Archive for June 19th, 2012

June 19th, 2012

Was it Possible for Jesus to Sin?

by Max Andrews

In short, it was logically impossible for Jesus to sin. Jesus is able to be sinless because although the Bible teaches that everyone has sinned (Rom. 3:23), sin is not necessary. Recall the possibility of a world that does and does not have sin (used in the problem of evil):

There is a possible world in which all free creatures willingly and freely choose to do right.
There is a possible world in which all free creatures willingly and freely choose to do evil.
Thus it is possible that every world God could create containing free creatures would be a world with sin and evil.

This does not mean that Jesus is created (outside of the biological human complexity that exists in the physical body). This is in relation to Jesus as a free agent, even more so due to humans having the notion permission. The two natures exist eternally and are not created. In this logic, we can see that human righteousness is not dependent upon sin (just as we have a rational soul in our human nature, we can choose to do right without necessity of wrong). So it is possible for Jesus to be genuinely tempted (in His human nature), while still maintaining His divine nature. Jesus’ human nature was able to feel the draw and lure of temptation but would not be able to sin because of His divine nature. God cannot feel the draw and lure of temptation, thus it was His human nature that was tempted. To sum this point up, righteousness is not contingent upon sin.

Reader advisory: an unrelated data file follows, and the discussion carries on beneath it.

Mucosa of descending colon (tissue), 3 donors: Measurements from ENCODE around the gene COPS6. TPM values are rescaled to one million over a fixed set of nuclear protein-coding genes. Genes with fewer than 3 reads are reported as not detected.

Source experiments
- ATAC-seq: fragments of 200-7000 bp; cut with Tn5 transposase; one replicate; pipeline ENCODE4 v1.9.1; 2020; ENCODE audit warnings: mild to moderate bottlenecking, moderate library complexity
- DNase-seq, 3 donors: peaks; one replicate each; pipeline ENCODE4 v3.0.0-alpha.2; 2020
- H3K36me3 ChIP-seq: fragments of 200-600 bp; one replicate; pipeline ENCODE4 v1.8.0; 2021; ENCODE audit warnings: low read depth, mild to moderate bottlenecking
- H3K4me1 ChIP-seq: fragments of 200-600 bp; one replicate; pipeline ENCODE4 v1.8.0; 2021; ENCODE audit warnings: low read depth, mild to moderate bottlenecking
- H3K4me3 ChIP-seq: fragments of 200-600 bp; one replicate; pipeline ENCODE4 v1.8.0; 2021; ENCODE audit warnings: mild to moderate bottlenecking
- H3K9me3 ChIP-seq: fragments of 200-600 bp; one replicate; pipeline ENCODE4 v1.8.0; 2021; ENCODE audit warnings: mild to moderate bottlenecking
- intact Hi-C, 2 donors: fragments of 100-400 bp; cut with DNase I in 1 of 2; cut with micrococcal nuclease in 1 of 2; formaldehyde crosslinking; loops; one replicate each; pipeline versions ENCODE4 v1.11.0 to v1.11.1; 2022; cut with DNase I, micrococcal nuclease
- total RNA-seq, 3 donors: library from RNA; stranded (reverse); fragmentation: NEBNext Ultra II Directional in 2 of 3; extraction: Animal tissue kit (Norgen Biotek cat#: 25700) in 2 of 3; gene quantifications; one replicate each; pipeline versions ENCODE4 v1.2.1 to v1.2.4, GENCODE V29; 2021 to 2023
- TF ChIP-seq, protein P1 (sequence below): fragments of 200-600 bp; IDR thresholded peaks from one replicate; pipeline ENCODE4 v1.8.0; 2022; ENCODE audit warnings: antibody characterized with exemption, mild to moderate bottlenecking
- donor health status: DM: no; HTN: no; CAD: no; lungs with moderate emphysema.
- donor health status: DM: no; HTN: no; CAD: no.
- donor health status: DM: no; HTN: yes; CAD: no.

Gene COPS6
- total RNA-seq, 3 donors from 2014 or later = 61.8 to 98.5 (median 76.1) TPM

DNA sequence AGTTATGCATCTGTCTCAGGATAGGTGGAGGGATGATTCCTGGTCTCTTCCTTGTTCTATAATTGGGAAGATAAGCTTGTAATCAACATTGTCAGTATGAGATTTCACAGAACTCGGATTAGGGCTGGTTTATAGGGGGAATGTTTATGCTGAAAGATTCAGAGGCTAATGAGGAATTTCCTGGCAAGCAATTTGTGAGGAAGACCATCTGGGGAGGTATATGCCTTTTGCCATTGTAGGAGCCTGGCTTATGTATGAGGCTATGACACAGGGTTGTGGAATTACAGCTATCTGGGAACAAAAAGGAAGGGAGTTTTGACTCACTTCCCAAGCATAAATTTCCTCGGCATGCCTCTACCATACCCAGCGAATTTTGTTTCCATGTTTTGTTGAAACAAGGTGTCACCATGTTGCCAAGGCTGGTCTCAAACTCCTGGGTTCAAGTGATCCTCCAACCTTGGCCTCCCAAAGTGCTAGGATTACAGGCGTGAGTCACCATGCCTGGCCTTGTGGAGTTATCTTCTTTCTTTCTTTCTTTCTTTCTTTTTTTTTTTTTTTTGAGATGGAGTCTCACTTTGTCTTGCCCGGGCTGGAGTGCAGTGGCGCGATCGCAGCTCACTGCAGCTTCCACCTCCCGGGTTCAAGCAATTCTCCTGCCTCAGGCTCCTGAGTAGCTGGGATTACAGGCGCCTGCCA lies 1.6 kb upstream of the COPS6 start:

June 19th, 2012

The Exceptions to the BVG Theorem

by Max Andrews

The Borde-Vilenkin-Guth Theorem states that if any universe, which has, on average, a rate of expansion greater than zero then that system had to have a finite beginning. This would apply in any multiverse scenario as well.  There are four exceptions to the theorem.*

1. First Exception: Initial Contraction (Havg<0) … (The average rate of the Hubble expansion is less than zero)

  • Main Problem: Another problem this raises is that this requires acausal fine-tuning.  Any attempt to explain the fine-tuning apart from a fine-tuner is left bereft of any explanation.

2. Second Exception: Asymptotically static (Havg=O)

  • Main Problem: The exception is that it does not allow for an expanding or evolutionary universe.  This model cannot be true.  The best evidence and empirical observations indicate that the universe is not static; rather, it is expanding and evolving.  This might have been a great model under Newton but not since Einstein’s field equation concerning the energy-momentum of the universe.
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